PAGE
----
Profiled by Maria Devan
I was reading our threads bright and early this New Beer Sunday! Cheers to BA =)
In the old guidelines amber was used for the oktoberfest and the Vienna lager. I think I am not the only one who is comparing the new and old guidelines. The idea is that darker malt changes things.
@marquis from the thread –
“That’s what comes of having too many styles by far and as a consequence trying to divide the beer spectrum into neat compartments which are wholly contrived.A modest variation in the speciality malts and the hopping rate doesn’t create a new style. Why not have just a handful of loose categories and judge them in strength bands?”
Let’s make it at least a Two Beer Sunday. Happy New Caramel Changes Everything Sunday
The new guidelines allow for some caramel where the old do not. That is a “significant” style change. The new guidelines say that “significant” caramel is inappropriate so that implies that some is ok. The old guidelines say no caramel no roasted scents or flavors. Basically I think the idea is that the color of the beer is where things can change.
The pour is hazy not clear. Off white head that is perfect and uniform . Lasts well. It is neither soapy nor creamy. Never fades completely to a thin layer on top. Slightly toasty. The brewer says ” unique hop.” It is . It is cool and melon like. Delectable and even a bit fruity but not so prominent that I would say it over shadows the malt. No freshness date, 5.9%.
First taste is caramel. Enough so that it is the first thing you taste. Enough hoppy mouthfeel to know they are there. Warms a bit. Earthy, breaddy and complexity from the malt. Carbonation is perfect. Soft generous bubbles. Not to sweet in the finish & the hops offer a generous bitterness. Not quite to style but enjoyable. Balanced but a bit bigger if you know what I mean. I am talking about how the caramel affects the mouthfeel and the finish. I wonder what the hop is? IMO they should put it in an IPA or a saison too. It’s enticing but not too exotic. It smells like new grass and a succulent coolness.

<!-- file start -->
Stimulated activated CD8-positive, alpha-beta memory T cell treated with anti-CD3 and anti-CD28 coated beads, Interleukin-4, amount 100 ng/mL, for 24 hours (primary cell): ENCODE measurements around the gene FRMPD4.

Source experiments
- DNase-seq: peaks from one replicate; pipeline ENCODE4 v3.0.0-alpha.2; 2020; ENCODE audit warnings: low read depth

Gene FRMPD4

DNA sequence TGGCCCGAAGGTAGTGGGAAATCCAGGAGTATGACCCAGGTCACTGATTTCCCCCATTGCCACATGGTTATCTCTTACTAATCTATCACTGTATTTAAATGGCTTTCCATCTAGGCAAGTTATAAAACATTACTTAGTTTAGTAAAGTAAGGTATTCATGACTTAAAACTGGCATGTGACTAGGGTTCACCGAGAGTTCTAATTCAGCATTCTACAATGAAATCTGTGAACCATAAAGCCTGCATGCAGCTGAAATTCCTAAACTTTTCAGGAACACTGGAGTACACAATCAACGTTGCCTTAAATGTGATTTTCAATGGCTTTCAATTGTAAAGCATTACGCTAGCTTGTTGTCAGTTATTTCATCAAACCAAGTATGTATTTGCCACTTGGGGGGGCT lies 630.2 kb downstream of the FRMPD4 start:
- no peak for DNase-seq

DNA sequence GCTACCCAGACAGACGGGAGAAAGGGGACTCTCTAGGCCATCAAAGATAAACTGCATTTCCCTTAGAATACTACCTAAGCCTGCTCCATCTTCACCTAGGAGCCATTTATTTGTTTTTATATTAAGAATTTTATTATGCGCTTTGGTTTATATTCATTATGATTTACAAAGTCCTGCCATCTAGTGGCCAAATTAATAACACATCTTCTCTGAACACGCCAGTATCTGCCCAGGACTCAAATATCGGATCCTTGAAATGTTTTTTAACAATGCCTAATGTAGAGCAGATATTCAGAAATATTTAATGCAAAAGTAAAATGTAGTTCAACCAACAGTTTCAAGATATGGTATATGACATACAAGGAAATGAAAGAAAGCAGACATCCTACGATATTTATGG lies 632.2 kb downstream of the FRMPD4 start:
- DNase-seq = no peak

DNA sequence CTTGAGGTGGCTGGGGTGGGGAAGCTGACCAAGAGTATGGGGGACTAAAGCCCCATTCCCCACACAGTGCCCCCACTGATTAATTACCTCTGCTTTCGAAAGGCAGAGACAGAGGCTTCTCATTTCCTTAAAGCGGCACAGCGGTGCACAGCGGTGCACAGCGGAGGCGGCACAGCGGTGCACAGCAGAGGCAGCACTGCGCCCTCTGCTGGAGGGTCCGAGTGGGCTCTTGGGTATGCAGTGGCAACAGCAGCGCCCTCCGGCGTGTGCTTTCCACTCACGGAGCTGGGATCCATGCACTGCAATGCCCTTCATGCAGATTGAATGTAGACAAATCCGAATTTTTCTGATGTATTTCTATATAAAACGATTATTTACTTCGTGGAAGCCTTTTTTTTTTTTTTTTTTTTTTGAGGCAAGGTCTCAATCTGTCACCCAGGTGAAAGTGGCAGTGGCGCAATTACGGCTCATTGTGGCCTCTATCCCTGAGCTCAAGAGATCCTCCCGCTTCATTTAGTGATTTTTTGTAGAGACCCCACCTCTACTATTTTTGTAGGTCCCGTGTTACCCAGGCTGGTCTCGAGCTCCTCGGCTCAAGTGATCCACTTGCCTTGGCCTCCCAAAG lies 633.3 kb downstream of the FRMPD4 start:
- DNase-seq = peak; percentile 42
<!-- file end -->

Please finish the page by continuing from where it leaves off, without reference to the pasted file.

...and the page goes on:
The caramel makes the mouthfeel heavier. Caramel can be so light as to smell yellow and bright or pale in color. This caramel smells a bit toastier and nutty. It also can be a bit sweet and get sweeter the more prominent it is. It keeps the mouthfeel from finishing dry but the hop bitter dries it enough so that it drinks well. I have even seen Vienna lagers that finished sweeter than this and were much paler like El Sully. Negra Modelo is no longer the model in the new style guidelines because it is too dark. The brewers notes for this beer were spot on and frankly I would have six more of these. 14 on the srm and finishes just sweet. I find the moniker amber to be a catch all word but I think this beer just crosses a line. It does fit the new style guidelines but not the old.
Welcome to the PGA beer rating system: one beer “Don’t bother.” Two: Eh, if someone gives it to you, drink. Three: very good, go ahead and seek it out, but be aware there is at least one problem. Four: seek it out. Five: pretty much “perfecto.”